Most travellers arrive at the main train station of Santa Maria Novella, which is a great place to start your tour. Please note this one little tip for those arriving by train: Florence has a few train stations including Rifredi and Campo di Marte which are peripheral – you’ll want to arrive at Santa Maria Novella because it’s very central. Start out by crossing the street and heading to Piazza Santa Maria Novella, then walk to the city centre following Via dei Cerretani.
Piazza del Duomo in Florence can be considered the heart of the city and it has a high concentration of beauty. You’ll want to start off your two days with this location since it remains a point of reference for your stay. Piazza del Duomo is a complex that includes five places you should visit: the Church of Santa Maria del Fiore (the Duomo), the Baptistery, Giotto's Bell Tower, the Church of Santa Reparata and the Museo dell'Opera del Duomo. There is a single ticket to visit all the monuments of Piazza Duomo. For details and opening hours, visit the official website.
It can be pretty tiring to see all the monuments in this piazza (especially if you want to climb on the top of the Duomo!) so after this you’ll need something to eat. The options are truly endless, but if you want to try something really traditional you can choose a “vinaino” (a sort of chip and cheerful wine bar) or a stall selling lampredotto and tripe. There are also historical markets like Mercato Centrale where you can find all sorts of food, both local and international. The less economical but still traditional alternative is to lunch in one of the historic restaurants of Florence.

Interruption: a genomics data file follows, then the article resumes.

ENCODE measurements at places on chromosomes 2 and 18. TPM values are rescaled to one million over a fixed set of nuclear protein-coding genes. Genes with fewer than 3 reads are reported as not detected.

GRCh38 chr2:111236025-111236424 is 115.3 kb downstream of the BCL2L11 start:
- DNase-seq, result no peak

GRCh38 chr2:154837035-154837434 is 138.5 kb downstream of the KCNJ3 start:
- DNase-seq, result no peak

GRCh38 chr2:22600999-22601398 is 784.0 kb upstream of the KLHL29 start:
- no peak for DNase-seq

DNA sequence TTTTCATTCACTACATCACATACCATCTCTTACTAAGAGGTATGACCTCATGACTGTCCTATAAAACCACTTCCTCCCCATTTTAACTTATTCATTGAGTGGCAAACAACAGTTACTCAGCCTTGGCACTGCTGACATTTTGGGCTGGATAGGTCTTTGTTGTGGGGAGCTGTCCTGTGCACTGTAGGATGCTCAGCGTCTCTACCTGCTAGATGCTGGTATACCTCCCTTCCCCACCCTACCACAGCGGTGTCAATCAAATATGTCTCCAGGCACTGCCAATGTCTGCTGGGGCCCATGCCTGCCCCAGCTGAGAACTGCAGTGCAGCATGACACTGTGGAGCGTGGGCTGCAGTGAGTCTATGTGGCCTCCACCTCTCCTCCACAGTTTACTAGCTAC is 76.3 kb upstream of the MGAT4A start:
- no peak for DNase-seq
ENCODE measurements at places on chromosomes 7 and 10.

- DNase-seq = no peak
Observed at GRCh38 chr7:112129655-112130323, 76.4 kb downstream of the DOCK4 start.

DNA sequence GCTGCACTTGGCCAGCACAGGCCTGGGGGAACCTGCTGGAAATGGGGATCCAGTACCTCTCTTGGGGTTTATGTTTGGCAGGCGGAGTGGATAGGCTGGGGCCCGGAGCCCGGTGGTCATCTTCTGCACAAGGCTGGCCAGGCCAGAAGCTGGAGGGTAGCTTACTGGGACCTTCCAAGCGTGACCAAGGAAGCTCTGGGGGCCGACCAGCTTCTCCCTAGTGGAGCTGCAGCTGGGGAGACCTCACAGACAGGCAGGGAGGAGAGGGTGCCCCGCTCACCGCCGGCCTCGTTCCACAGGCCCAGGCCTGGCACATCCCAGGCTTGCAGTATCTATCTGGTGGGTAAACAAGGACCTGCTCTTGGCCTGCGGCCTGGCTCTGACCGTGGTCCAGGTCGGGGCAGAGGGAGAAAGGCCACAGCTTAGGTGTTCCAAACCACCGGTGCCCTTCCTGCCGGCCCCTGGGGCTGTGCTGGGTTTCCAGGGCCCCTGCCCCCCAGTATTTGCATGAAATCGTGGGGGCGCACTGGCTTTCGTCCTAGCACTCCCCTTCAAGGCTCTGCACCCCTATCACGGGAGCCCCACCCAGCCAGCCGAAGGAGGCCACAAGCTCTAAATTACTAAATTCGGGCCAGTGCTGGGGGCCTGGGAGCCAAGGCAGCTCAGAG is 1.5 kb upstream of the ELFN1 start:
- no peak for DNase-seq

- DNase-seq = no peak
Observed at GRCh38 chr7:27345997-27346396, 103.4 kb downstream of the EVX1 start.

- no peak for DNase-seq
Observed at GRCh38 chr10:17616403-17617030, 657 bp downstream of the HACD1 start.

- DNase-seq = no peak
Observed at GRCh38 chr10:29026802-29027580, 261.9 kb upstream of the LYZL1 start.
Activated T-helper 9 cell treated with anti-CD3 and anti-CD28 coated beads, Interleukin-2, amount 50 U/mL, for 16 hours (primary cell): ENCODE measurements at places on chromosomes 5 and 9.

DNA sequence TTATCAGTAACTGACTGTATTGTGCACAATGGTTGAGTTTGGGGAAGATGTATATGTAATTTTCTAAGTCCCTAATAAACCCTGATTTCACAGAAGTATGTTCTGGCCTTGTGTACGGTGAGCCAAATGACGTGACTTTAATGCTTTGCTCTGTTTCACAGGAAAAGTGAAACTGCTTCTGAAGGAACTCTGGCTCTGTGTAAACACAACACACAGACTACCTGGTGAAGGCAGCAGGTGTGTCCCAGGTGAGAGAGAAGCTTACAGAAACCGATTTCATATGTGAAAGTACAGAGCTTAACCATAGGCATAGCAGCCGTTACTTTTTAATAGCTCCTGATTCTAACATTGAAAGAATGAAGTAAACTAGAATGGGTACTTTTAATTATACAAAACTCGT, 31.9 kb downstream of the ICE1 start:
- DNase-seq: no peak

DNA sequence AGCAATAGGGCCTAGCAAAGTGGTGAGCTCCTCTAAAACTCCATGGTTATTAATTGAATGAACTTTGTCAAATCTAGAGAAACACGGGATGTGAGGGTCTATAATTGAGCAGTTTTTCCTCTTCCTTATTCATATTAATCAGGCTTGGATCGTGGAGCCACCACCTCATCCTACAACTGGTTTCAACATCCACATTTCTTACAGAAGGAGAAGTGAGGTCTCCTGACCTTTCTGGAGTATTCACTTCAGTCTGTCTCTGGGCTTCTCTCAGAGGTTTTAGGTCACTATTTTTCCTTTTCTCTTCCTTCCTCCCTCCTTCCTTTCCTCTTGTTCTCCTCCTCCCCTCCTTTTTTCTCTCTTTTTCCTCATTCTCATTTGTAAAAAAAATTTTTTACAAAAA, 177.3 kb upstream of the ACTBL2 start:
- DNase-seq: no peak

The next stop in the centre of Florence is Via dei Calzaiuoli, where there are numerous shops and a very beautiful church that is worth a visit: the Church of Orsanmichele (with free entrace). Head over to the Loggia del Porcellino, sometimes called the “New Market” (though it’s been here for over a century), with many stalls and souvenir stands. Reach the Porcellino (a bronze boar shaped fountain): it is said to bring good luck if you insert a coin in its mouth and it falls into the grate at the foot of the fountain.
You are just a few steps from Piazza della Signoria, the civic centre of the city. It is dominated by Palazzo della Signoria, also called Palazzo Vecchio, the seat of government that was built between 1290-1300. Today it is home to the Florence City Council and much of it is visitable as a museum. You can also climb the Tower of Arnolfo (the tallest tower in the city of Florence, 94 meters high) and stroll along the walkway of the “ronda” or rounds, where soldiers kept watching over the city. Palazzo Vecchio is not the only point of interest of Piazza della Signoria: here you can admire real works of art in the open air Loggia dei Lanzi.
It’s dinner time. Visit Ponte Vecchio to admire a beautiful sunset and then find a place to relax and eat some food, like one of the main historic cafés.